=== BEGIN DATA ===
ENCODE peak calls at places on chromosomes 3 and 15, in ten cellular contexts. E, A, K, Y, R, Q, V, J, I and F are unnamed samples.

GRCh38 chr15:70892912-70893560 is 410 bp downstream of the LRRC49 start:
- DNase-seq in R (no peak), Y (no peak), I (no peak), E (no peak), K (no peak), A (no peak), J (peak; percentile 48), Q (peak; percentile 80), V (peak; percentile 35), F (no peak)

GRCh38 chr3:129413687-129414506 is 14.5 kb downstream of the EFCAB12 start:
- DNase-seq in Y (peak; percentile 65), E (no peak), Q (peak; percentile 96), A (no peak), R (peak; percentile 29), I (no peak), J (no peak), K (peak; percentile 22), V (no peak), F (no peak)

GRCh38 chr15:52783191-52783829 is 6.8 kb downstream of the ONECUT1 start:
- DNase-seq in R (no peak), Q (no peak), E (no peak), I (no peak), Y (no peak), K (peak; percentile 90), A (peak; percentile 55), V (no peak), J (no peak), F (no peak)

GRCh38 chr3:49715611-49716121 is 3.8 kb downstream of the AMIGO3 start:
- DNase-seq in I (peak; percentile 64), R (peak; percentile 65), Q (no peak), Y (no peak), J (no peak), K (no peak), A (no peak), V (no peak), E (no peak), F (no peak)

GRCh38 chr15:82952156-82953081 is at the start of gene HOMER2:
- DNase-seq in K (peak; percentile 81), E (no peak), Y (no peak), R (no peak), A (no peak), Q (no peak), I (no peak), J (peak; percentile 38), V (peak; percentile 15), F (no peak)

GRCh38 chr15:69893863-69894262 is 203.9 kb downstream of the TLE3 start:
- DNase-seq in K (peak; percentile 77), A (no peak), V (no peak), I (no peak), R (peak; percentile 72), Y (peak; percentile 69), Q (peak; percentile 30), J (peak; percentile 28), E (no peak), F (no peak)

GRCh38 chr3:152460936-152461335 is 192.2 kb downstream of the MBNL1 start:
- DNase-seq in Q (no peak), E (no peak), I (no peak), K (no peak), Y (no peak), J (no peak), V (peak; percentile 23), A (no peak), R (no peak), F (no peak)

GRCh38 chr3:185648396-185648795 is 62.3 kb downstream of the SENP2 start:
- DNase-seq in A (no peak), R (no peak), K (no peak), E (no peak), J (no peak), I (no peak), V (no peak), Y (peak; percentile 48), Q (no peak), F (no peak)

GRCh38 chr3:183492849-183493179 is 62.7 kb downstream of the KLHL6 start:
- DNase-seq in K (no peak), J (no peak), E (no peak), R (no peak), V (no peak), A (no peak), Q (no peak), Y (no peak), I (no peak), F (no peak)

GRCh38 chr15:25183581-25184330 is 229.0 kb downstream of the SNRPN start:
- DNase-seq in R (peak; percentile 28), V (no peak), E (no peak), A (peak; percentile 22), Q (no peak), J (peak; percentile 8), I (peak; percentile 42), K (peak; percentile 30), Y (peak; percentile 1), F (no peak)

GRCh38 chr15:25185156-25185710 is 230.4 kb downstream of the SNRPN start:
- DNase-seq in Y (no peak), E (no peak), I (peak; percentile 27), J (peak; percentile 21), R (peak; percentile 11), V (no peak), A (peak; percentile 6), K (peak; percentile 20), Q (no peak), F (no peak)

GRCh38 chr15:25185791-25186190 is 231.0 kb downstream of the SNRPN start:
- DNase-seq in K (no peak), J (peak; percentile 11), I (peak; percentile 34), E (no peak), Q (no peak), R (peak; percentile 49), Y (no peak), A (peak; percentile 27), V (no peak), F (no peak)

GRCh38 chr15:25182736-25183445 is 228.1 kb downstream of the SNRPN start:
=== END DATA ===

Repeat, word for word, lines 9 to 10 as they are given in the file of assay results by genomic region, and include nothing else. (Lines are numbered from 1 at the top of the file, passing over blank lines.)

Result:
- DNase-seq in I (peak; percentile 64), R (peak; percentile 65), Q (no peak), Y (no peak), J (no peak), K (no peak), A (no peak), V (no peak), E (no peak), F (no peak)

GRCh38 chr15:82952156-82953081 is at the start of gene HOMER2: